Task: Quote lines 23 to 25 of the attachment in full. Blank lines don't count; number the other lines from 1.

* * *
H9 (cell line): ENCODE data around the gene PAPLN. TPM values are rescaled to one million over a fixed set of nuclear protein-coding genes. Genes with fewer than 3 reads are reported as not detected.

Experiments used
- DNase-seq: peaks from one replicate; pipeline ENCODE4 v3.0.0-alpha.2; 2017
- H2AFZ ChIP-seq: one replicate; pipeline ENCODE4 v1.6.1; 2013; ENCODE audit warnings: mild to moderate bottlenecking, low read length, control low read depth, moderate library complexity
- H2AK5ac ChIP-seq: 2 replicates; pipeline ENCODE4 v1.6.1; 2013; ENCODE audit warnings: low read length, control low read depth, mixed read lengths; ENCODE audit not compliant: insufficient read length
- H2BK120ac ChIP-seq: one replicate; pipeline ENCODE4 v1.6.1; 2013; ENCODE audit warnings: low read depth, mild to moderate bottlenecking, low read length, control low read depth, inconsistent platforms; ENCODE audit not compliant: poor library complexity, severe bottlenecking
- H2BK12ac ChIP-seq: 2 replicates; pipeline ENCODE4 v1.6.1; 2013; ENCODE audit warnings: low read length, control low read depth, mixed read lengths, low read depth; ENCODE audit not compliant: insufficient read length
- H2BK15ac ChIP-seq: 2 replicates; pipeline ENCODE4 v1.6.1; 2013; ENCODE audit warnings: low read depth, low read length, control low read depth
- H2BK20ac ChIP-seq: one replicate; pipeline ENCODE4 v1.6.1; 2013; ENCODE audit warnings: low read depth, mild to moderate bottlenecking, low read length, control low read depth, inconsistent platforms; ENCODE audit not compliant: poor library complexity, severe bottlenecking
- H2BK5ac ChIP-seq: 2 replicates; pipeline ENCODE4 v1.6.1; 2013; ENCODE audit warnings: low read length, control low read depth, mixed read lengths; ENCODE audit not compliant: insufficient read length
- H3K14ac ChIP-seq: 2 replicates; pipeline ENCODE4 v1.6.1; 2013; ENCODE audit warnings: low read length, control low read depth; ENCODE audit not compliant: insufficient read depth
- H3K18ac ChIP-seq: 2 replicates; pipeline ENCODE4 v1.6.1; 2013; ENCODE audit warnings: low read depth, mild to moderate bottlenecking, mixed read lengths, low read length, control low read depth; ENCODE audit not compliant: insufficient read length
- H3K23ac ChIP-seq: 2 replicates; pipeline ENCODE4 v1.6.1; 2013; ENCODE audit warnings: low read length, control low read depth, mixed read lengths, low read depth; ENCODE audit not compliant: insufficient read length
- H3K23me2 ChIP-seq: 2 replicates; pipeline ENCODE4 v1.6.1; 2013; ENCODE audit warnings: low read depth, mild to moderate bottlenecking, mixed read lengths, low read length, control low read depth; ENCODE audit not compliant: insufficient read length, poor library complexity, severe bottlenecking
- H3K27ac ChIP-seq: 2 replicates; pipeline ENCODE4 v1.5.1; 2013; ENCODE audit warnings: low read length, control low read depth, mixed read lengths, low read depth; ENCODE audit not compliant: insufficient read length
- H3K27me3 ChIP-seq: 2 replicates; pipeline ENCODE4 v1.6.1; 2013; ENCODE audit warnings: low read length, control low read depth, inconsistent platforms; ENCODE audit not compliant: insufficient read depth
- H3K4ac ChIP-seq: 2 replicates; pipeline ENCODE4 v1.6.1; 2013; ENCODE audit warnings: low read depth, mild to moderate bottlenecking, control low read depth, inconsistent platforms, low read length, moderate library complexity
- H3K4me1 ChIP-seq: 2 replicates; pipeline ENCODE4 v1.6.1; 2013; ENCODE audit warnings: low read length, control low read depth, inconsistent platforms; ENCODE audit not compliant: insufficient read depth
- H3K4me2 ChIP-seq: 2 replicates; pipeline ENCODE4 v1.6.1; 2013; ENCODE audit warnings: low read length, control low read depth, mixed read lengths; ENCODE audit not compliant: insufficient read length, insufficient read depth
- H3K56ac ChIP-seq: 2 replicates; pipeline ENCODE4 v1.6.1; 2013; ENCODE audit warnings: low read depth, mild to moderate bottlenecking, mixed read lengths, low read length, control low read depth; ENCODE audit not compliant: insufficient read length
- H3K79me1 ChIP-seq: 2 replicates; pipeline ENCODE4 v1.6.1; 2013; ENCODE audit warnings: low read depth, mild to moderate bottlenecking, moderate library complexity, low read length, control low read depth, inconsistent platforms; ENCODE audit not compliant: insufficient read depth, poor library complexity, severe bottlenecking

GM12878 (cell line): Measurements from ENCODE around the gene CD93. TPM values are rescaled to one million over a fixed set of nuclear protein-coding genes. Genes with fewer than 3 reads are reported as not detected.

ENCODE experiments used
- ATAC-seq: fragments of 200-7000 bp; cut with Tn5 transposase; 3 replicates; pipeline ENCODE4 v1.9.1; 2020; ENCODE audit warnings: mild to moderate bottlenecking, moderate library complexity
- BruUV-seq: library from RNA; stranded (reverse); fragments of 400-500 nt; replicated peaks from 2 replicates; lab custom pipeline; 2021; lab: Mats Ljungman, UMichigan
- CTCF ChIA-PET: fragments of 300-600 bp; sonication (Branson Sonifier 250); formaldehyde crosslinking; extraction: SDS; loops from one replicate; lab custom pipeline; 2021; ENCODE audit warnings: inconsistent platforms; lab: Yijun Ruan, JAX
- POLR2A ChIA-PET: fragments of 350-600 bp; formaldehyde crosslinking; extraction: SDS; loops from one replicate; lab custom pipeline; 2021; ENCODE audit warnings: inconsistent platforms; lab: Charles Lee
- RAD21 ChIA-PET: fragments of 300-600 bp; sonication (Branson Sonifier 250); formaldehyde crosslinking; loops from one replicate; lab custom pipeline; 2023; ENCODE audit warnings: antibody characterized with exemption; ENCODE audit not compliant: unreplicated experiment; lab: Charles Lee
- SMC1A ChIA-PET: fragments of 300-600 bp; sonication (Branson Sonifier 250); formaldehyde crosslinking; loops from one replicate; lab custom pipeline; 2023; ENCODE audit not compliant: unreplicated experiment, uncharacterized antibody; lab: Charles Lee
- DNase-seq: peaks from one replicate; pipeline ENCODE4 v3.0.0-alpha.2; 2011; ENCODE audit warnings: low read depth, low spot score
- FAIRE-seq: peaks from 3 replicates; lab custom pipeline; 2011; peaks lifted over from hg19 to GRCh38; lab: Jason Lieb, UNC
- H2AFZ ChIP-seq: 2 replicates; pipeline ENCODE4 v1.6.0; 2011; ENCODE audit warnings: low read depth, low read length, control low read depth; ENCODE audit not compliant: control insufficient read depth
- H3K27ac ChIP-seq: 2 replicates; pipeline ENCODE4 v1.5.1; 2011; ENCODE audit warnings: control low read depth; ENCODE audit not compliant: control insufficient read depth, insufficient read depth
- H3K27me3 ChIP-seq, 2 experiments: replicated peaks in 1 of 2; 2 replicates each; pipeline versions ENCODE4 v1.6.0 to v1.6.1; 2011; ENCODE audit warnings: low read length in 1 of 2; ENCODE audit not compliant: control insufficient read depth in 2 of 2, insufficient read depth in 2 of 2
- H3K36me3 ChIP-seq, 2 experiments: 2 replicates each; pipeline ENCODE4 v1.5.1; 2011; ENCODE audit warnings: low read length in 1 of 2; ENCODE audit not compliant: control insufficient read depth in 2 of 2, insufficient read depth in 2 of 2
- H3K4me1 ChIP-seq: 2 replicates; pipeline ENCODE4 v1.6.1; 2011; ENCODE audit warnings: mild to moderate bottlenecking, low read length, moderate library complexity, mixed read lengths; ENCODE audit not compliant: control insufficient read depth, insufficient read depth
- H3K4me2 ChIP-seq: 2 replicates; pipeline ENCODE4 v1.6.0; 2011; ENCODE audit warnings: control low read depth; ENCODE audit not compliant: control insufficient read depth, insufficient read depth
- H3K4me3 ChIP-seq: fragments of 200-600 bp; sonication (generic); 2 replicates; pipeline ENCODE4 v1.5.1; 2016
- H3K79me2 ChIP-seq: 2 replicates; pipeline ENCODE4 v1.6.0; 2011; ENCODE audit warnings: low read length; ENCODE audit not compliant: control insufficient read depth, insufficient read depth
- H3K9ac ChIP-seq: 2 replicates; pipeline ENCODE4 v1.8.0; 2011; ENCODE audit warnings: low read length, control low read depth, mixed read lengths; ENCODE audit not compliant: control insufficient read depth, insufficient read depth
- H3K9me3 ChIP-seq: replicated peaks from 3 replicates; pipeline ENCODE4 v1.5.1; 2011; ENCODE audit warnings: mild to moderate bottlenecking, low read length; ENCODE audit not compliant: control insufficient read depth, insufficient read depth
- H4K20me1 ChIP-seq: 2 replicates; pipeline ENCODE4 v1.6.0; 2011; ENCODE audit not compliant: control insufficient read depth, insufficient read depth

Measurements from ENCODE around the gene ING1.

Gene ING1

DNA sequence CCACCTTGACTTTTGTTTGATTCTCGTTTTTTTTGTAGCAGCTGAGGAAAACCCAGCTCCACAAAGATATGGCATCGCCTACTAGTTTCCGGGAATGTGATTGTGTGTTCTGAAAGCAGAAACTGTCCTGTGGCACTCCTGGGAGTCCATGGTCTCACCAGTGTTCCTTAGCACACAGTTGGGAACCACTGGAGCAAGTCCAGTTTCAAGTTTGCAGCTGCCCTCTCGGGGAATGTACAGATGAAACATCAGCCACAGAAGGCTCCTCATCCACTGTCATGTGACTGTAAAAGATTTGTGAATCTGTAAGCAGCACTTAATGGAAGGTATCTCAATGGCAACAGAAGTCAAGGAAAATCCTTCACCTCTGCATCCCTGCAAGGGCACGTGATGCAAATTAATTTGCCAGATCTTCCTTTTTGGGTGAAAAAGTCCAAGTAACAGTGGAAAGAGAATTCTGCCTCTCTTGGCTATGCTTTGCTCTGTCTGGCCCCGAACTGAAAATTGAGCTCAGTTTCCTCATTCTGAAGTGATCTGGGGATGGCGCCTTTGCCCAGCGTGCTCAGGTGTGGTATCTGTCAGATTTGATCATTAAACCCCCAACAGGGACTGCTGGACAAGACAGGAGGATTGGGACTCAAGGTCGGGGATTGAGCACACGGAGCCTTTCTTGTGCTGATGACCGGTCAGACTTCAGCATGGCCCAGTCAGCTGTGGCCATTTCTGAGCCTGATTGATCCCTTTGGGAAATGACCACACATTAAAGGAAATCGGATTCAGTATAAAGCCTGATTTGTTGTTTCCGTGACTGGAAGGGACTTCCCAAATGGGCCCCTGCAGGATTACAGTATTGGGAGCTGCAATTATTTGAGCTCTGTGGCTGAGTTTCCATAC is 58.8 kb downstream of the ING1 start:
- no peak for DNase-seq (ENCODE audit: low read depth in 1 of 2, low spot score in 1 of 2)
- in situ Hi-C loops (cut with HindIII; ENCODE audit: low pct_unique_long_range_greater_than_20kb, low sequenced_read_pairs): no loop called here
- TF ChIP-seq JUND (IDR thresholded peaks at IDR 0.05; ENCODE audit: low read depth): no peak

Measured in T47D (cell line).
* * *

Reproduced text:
ENCODE experiments used
- ATAC-seq: fragments of 200-7000 bp; cut with Tn5 transposase; 3 replicates; pipeline ENCODE4 v1.9.1; 2020; ENCODE audit warnings: mild to moderate bottlenecking, moderate library complexity
- BruUV-seq: library from RNA; stranded (reverse); fragments of 400-500 nt; replicated peaks from 2 replicates; lab custom pipeline; 2021; lab: Mats Ljungman, UMichigan